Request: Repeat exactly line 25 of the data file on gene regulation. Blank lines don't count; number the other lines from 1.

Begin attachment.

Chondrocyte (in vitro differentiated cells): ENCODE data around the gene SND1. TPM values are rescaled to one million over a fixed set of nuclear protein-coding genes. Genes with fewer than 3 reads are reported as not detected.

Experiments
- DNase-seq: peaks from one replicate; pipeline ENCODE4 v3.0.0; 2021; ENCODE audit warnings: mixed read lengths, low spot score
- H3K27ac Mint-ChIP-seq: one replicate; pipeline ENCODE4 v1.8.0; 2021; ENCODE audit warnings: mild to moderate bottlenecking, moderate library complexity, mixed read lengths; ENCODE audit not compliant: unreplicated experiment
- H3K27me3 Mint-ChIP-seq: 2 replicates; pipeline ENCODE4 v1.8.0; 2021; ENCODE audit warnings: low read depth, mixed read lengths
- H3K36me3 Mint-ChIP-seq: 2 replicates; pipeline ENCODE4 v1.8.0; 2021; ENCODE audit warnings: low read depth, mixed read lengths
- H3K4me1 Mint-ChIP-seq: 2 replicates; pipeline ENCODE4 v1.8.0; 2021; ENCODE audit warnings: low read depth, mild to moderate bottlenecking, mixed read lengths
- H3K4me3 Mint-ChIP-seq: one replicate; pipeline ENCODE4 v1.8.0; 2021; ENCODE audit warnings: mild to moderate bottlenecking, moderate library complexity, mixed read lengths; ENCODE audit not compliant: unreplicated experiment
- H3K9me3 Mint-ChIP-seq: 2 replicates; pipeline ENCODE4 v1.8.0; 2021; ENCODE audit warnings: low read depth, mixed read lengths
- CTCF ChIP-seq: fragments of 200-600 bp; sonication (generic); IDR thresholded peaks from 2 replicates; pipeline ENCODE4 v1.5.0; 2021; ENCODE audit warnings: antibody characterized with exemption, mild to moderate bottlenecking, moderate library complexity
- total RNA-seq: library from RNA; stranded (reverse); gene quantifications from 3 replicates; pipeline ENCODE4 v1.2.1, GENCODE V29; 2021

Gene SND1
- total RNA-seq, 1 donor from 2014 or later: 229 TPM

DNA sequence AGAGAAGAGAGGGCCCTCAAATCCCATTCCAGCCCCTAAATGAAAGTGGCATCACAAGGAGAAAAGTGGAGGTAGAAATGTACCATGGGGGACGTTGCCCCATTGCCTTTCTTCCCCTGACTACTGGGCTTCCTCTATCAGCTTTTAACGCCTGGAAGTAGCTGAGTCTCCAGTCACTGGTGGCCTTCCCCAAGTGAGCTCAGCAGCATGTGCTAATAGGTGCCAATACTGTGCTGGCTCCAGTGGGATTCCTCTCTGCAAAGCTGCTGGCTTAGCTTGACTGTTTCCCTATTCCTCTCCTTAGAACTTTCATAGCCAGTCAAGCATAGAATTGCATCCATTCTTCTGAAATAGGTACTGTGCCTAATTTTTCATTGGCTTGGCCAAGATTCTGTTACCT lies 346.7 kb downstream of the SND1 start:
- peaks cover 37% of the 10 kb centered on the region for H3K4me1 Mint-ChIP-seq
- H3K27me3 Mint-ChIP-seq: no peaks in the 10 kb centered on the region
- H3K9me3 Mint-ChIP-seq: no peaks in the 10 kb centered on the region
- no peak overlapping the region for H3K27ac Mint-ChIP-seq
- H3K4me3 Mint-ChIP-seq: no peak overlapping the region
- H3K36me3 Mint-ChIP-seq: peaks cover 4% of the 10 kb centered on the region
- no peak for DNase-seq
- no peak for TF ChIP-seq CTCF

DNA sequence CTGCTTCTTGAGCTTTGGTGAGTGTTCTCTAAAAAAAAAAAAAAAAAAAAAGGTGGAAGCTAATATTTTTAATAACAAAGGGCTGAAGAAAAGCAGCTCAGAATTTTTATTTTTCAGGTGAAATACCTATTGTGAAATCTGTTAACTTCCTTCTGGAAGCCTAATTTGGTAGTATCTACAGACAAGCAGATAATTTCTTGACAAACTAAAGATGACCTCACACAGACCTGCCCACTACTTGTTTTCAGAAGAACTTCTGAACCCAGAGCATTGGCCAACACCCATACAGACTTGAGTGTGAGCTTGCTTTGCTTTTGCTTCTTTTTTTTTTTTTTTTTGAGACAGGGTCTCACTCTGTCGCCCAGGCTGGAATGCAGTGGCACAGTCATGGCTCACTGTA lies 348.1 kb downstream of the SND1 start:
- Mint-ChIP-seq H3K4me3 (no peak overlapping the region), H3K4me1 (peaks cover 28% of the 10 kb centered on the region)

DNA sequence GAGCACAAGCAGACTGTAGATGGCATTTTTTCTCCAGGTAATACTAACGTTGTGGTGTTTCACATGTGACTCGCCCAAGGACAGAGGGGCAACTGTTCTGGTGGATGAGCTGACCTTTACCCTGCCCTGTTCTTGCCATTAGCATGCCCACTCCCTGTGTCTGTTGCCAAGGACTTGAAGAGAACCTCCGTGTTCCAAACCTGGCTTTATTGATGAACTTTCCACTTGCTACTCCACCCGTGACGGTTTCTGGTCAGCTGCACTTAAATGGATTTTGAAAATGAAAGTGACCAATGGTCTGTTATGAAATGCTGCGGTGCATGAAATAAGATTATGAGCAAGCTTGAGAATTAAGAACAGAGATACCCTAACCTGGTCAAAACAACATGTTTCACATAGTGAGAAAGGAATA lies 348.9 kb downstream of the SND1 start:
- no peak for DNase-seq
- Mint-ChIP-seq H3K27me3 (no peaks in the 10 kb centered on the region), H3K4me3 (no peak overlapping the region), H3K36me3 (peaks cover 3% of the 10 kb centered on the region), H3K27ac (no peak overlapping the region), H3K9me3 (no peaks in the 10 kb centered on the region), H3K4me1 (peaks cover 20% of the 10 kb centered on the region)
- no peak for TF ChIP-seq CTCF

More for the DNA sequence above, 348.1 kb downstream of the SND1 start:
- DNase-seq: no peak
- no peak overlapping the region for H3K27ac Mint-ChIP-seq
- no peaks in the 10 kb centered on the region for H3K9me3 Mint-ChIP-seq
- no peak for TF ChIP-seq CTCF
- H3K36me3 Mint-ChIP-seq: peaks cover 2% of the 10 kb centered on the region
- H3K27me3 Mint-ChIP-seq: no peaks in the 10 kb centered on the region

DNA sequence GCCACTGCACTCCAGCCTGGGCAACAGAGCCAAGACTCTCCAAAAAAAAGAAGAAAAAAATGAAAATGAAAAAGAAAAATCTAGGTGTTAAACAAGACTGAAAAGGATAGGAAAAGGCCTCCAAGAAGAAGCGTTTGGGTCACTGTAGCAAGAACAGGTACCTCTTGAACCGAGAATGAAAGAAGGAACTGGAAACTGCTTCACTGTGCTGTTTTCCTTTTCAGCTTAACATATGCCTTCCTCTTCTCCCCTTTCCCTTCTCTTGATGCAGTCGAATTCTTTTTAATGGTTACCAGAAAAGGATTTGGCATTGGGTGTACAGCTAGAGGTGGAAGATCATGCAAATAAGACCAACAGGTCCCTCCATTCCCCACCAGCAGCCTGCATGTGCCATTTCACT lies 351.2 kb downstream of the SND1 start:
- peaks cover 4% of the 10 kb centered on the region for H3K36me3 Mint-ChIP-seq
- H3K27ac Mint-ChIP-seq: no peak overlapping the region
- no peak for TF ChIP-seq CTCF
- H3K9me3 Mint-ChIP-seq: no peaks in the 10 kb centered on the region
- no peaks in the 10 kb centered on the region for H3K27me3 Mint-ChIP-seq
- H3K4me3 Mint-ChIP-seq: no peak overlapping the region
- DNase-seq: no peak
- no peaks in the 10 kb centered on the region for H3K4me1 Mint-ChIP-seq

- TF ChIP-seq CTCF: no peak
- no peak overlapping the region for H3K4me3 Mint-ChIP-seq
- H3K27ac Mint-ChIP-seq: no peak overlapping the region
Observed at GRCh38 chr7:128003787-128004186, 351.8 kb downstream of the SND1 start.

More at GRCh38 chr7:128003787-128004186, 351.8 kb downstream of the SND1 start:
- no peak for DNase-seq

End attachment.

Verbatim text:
DNA sequence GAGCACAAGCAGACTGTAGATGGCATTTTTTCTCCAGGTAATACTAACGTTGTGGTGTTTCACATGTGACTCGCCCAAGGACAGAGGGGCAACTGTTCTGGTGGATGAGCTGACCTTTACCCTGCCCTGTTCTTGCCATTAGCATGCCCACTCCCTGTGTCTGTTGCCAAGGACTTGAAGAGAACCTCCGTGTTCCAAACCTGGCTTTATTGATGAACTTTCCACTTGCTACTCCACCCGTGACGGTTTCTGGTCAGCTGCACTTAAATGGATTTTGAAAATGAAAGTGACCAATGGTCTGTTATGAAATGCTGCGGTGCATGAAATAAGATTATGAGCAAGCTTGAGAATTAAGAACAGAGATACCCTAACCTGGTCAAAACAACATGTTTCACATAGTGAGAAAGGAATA lies 348.9 kb downstream of the SND1 start: